The Love House and Hutchins Forum, home of the Center for the Study of the American South, illuminated at sunset. (photo by Donn Young)
Front Porch Portal: Home for southern research celebrates 20 years
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The tree-shaded, white-frame house at 410 E. Franklin Street has an ample front porch, rocking chairs and a storied history. It’s a perfect setting for UNC’s Center for the Study of the American South, which this year celebrates 20 years of exploring the region’s complex history and culture.
The abode is the historic Love House. Built in 1887, it was home to James Lee Love, a mathematics professor whose mother-in-law may be the home’s most famous occupant, the writer and community advocate Cornelia Phillips Spencer. Through a generous gift from the Hutchins family in honor of alumnus James A. Hutchins ’37, the building was renovated in 2007 and renamed the Love House and Hutchins Forum to recognize the contributions of the two families. The Hutchins family’s support also enriches the work of the Center, including their sponsorship of the Hutchins lecture series.
The Center explores research on the past and present American South through a diverse interdisciplinary lens that includes history, literature, folklore, music, sociology, anthropology, religious studies and more.
The front porch, where current Center director and music professor Jocelyn Neal was enjoying lunch with her staff on a gorgeous afternoon, symbolizes what the Center has strived to do — reach out to the community to share its scholarly work in a very accessible way. The house has opened its doors for lectures, art exhibits, graduate student research sessions, music, conferences, book-signings and seminars.
“The South is a region with an important history, but also a region with a future,” said Neal. “It’s our responsibility to try to understand the South and contribute to the best possible future.”
It’s a year of multiple milestones, as the Center’s Southern Oral History Program marks a 40th birthday of preserving the recorded voices of the Southern past, from mill workers and civil rights leaders to future presidents of the United States. Southern Cultures, the peer-reviewed journal, also reflects on two decades of reporting on the history and culture of the U.S. South.
Neal serves as co-editor of Southern Cultures along with Harry Watson, a UNC historian and the Atlanta Professor of Southern Culture. Watson led the Center for 13 of its 20 years. He was involved in early discussions about the Center’s founding, along with anthropologist Jim Peacock, sociologist John Shelton Reed, and David Moltke-Hansen, who at the time was director of the Southern Historical Collection.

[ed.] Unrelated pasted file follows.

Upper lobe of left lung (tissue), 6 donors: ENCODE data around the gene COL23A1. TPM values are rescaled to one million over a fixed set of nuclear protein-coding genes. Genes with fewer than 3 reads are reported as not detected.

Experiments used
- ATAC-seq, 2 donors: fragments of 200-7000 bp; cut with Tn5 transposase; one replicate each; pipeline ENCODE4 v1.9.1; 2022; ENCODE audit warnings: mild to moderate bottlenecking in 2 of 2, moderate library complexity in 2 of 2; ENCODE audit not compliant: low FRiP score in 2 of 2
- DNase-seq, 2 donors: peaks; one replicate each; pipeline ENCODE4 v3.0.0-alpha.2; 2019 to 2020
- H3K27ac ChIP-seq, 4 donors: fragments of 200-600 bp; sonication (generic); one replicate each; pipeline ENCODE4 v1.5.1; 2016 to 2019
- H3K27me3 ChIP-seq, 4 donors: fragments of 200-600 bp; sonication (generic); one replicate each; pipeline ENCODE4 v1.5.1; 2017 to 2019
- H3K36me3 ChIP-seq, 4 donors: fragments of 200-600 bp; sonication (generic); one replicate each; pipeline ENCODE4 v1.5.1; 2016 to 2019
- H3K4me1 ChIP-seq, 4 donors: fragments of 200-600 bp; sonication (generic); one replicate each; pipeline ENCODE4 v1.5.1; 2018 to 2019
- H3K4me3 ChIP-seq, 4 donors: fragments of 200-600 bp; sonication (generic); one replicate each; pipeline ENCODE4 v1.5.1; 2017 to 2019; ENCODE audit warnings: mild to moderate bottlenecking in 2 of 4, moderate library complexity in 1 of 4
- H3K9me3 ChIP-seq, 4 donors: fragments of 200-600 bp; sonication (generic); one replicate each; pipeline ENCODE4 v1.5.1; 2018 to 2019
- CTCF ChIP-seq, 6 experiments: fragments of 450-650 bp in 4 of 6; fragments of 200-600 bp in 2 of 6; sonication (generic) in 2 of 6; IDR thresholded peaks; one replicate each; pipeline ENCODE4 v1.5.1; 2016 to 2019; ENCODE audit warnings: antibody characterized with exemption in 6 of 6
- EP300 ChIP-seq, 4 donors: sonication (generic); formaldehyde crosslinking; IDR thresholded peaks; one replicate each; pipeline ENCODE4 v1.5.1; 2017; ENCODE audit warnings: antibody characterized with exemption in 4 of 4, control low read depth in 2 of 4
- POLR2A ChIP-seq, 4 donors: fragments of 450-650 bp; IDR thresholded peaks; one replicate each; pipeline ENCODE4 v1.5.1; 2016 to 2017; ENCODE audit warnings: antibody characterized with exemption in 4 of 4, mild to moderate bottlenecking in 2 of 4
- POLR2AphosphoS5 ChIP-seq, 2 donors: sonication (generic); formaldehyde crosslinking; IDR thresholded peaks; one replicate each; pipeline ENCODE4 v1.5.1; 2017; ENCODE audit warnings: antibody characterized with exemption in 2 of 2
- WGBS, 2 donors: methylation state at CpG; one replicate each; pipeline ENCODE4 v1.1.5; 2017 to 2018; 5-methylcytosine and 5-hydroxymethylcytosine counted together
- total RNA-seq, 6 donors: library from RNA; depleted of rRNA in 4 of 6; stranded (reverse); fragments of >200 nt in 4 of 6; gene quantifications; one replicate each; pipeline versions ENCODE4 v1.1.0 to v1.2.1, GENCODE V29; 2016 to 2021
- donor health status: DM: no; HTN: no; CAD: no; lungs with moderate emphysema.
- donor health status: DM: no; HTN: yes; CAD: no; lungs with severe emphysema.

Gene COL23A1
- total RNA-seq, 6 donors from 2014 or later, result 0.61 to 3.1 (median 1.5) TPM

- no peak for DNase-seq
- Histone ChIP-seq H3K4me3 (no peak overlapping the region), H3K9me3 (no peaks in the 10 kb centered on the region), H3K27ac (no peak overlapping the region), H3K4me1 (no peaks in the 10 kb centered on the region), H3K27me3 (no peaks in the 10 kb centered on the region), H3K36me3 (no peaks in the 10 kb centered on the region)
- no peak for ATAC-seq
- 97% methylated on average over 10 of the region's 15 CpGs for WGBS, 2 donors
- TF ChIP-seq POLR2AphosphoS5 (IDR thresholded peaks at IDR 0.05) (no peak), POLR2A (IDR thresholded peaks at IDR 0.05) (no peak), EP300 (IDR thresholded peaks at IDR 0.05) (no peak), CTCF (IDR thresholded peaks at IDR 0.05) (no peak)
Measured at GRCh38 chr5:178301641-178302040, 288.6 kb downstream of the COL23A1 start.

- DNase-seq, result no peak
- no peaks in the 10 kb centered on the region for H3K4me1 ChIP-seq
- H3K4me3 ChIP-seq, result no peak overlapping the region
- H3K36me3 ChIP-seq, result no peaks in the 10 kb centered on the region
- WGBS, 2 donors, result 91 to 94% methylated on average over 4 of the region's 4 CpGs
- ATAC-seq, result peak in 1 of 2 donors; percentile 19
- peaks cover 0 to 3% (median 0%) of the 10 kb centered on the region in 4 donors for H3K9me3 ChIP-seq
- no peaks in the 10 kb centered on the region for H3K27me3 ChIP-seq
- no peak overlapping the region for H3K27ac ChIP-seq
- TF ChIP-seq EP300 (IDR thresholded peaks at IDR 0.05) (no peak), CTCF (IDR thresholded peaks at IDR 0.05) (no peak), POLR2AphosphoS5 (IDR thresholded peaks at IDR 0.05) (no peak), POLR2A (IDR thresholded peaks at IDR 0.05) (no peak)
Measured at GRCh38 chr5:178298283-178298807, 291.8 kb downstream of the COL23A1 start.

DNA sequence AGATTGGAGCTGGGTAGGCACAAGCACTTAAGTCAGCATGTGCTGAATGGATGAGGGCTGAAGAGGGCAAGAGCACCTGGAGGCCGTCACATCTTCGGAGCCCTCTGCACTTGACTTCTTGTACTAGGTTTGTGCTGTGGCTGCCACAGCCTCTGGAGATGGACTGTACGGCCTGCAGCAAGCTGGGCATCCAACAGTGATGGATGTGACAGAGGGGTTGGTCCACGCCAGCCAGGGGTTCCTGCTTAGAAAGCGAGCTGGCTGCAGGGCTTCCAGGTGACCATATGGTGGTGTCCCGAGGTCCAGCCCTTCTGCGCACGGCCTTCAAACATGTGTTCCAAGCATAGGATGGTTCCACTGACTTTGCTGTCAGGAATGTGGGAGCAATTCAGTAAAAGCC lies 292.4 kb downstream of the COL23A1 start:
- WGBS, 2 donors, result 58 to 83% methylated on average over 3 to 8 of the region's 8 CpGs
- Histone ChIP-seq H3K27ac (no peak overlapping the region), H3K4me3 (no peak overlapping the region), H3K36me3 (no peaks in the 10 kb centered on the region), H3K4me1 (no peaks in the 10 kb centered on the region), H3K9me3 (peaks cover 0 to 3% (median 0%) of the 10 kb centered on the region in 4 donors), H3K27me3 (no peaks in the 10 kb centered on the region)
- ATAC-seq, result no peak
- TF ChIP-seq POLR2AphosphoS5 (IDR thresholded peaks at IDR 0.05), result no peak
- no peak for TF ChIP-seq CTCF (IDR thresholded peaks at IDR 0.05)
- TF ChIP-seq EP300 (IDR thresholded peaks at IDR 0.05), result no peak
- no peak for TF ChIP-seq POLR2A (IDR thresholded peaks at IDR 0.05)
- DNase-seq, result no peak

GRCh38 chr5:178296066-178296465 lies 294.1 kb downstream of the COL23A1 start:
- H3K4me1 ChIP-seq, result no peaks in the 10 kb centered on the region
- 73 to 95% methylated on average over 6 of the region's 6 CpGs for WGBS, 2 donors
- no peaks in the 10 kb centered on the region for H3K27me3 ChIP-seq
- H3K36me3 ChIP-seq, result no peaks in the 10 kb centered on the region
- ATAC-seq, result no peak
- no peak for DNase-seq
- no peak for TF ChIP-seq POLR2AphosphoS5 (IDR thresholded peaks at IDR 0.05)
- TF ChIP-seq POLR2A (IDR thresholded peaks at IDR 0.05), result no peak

Watson oversaw the Center’s move from Hamilton Hall to its current space in Chapel Hill’s historic district. Extensive renovations to the Love House were completed in an effort to retain its historical character, open it up for public events and have it fit in with the neighborhood.
The Center has long supported faculty, undergraduate and graduate students’ research on the South. Early on, a startup grant from the Kenan Charitable Trust was critical in supporting graduate students’ work, Watson said.
Help from a recent donor has expanded on that focus. Each summer the Center awards research grants to graduate students, who present their work to the public in the fall. Olivia Delacruz, a member of the Center’s advisory aboard, funded the work of 10 summer 2013 grant recipients, along with providing additional support for the Global American South Conference and the rollout event for a film the Center commissioned on journalist Horace Carter.
“The Editor and the Dragon: Horace Carter Fights the Klan” documents the life of the late Horace Carter, a UNC alum “who won the Pulitzer in 1953 for his work as editor of a small-town North Carolina newspaper when he took on the Ku Klux Klan and displayed stunning bravery and unwavering integrity,” Neal said.
The film debuted at the Full Frame Documentary Film Festival in Durham, and it has been selected for future broadcast on UNC-TV.
“Our philosophy has always been that the study of the world is magnificent and we don’t want to give up our focus on that, but we don’t want to ignore our Southern roots either,” said Watson. “We are the best place in the world to do this.”
Visit http://south.unc.edu for more on upcoming events.
[ Story by Kim Weaver Spurr ’88 ]
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